Kuon

From Wikipedia, the free encyclopedia
Jump to: navigation, search
Kuon
Kuon.jpg
European Box Art
Developer(s) FromSoftware[1]
Publisher(s)
Distributor(s)
Producer(s) Atsushi Taniguchi[2]
Platform(s) PlayStation 2[1]
Release
  • JP: April 1, 2004
  • NA: December 7, 2004
  • EU: April 28, 2006
Genre(s) Survival horror[1]
Mode(s) Single-player[1]

Kuon (九怨?, Eternity)[3] is a survival horror video game for the PlayStation 2, developed by FromSoftware. Kuon is based on an ancient type of Japanese horror story called Kwaidan. The game is set in a mansion in Kyoto during the Heian Period of Japan.

Gameplay[edit]

In Kuon, the player moves their character by tilting the analog stick in any direction. The player can also make their character move faster by running; however, this both drains the character's health and attracts any nearby enemies. The player can use meditation to restore their character's health (while they are standing still), as well as use herbal medicines and holy water containers from the menu.[4]

There are two types of attacks in Kuon: melee (physical) attacks and magical attacks. Melee attacks are performed with the character's weapon, be it a knife (Yin phase), a fan (Yang phase), or a spear (Kuon phase). Magic is divided into two types—attack and summon—both of which are performed with magic cards. Attack spells include various fire- and ice-based spells. Summoned beings perform a variety of tasks, from attacking creatures for you to trapping them and causing a one-hit kill. The player may also summon creatures to serve as bodyguards as well.[5]

Story[edit]

Setting and characters[edit]

Kuon is set in Heian-era Kyoto, Japan.[4] Most of the game follows the protagonists as they explore a feudal Japanese manor at night, as well as an old mountainside temple. The main antagonistic forces of Kuon are various forms of undead, including ghosts and resurrected corpses, the latter of which include horrifically mutated monsters created from fusing several dead bodies together.[4]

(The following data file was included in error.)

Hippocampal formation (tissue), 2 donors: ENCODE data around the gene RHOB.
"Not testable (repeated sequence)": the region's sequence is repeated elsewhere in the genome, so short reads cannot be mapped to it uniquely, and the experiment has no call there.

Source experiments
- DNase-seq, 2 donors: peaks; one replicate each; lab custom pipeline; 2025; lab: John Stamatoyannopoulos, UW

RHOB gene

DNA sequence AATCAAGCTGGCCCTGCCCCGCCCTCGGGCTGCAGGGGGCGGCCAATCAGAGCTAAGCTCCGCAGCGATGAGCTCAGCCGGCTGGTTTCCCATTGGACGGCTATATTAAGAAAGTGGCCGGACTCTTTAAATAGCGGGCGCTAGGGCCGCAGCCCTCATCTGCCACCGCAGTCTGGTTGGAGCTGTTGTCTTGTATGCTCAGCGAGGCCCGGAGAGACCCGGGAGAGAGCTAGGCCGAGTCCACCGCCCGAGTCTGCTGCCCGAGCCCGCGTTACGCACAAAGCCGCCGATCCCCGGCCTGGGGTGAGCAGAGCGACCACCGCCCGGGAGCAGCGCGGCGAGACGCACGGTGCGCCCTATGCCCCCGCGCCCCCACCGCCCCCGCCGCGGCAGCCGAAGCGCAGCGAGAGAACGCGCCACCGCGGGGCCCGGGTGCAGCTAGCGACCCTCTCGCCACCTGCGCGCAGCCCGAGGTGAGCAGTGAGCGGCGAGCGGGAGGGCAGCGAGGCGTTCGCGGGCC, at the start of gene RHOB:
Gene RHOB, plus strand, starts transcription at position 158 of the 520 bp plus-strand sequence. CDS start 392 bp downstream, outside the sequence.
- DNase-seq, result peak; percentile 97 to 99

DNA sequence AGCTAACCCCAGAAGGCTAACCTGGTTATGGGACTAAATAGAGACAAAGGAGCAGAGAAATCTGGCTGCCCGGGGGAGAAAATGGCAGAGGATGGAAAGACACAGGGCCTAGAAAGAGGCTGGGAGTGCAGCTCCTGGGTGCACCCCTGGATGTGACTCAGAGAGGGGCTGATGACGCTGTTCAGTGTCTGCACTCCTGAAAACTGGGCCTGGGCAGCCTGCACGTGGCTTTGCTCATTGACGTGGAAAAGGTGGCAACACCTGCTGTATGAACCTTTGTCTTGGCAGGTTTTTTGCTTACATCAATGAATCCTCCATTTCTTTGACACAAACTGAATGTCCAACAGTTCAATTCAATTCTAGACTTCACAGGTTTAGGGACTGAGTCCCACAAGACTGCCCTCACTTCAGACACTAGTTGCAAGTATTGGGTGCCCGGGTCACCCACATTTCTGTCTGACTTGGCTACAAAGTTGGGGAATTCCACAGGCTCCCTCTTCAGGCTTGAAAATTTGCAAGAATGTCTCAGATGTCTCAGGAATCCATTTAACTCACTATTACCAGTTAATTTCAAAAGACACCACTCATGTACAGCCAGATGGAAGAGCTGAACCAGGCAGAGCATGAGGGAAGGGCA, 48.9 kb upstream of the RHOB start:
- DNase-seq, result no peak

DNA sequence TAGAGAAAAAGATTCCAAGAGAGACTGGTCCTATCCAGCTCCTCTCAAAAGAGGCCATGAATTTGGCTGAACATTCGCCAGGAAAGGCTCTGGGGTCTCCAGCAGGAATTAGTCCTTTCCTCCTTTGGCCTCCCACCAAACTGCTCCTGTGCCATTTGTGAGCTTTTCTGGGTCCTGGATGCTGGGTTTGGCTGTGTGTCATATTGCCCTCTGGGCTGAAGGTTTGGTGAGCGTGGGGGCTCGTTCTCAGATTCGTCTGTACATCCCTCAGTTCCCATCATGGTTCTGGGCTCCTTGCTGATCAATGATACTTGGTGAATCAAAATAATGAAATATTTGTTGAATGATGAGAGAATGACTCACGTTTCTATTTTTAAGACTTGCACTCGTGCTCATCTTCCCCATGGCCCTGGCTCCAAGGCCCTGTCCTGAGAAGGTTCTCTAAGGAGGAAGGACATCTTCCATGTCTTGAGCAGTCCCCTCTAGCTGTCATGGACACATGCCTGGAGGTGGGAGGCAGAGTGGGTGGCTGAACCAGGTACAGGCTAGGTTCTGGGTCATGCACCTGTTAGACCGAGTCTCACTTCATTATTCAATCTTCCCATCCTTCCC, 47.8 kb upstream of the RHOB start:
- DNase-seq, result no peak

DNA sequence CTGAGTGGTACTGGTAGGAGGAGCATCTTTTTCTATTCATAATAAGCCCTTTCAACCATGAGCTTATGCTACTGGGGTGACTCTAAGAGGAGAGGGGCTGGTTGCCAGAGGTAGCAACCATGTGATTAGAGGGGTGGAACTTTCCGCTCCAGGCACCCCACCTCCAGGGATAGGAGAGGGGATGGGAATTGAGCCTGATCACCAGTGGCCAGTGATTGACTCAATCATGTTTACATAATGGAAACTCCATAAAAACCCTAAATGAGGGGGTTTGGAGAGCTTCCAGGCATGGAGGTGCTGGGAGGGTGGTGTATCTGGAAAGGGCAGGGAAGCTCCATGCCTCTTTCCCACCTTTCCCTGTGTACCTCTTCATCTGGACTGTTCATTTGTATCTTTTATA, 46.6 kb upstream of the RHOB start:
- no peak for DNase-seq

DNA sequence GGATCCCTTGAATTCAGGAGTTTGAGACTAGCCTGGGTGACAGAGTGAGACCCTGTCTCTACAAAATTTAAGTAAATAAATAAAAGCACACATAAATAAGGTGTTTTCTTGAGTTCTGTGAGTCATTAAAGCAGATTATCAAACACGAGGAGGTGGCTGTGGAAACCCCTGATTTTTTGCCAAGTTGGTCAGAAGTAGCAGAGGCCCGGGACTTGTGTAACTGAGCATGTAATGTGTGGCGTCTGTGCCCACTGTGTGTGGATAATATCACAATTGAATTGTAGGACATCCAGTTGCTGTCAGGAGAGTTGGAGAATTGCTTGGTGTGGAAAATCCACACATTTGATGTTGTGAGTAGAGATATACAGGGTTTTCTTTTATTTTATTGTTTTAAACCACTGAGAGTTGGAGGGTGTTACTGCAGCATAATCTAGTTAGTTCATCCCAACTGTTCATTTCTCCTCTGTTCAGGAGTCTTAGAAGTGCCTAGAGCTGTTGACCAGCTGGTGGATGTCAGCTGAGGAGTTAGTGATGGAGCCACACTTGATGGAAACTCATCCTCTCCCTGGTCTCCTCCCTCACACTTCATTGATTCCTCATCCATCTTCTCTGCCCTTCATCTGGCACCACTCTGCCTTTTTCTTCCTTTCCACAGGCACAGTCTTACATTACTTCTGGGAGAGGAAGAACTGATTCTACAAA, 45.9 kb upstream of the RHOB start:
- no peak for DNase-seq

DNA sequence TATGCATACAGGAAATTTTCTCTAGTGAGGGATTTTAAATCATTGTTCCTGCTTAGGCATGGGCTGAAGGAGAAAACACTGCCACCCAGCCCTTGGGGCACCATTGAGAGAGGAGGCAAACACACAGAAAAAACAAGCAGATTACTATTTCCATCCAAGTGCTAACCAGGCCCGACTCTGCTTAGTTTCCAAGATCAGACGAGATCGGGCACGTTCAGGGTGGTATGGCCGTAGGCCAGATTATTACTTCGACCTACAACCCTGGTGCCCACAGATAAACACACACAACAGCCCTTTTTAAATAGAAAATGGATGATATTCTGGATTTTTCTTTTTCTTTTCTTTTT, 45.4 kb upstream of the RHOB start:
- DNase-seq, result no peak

Kuon presents three different protagonists, each one the player character of their respective in-game chapter: Utsuki, Sakuya, and a female version of Abe no Seimei.[6]

  • Utsuki (浮月?), protagonist of the "Yin Phase", is a shrine maiden. She, with her sister Kureha (暮葉?), travels to the Fujiwara manor to find their father, exorcist Doman Ashiya (蘆屋道満 Ashio Doman?).[6]
  • Sakuya (咲耶?), protagonist of the "Yang Phase", is a female exorcist and one of Doman's disciples. She and her fellow disciples also enter the manor to search for Doman, as well as investigate the strange events occurring there.[6]
  • Abe no Seimei (安部晴明?), protagonist of the final "Kuon Phase", is a master exorcist who enters the manor last.

Throughout the game, the characters encounter a pair of mysterious twins, often found singing a dark aria. The player eventually learns that they are the manifestations of two evil mulberry trees—one in the manor garden, and one at the temple.[5][7]

Plot[edit]

In Kuon's Yin Phase (Chapter of Shadow), Utsuki and Kureha arrive at the Fujiwara mansion to find their father. At the same time, during the game's Yang Phase (Chapter of Light), Doman's disciples, including Sakuya and her older brother, enter the manor to investigate the strange incidents occurring there.[6] Utsuki and Sakuya become separated from their respective groups, and occasionally cross paths with one another.[7]

As the story progresses, the protagonists learn of Doman's true evil nature. The strange occurrences are a result of Doman's attempts with performing the forbidden Kuon ritual. which involves fusing a person with other corpses inside of a massive silkworm cocoon. Once this is done nine times, the person is "reborn". Doman sees his disciples, the manor residents, and even his daughters as expendable in his pursuit to form the Kuon cocoon.[7]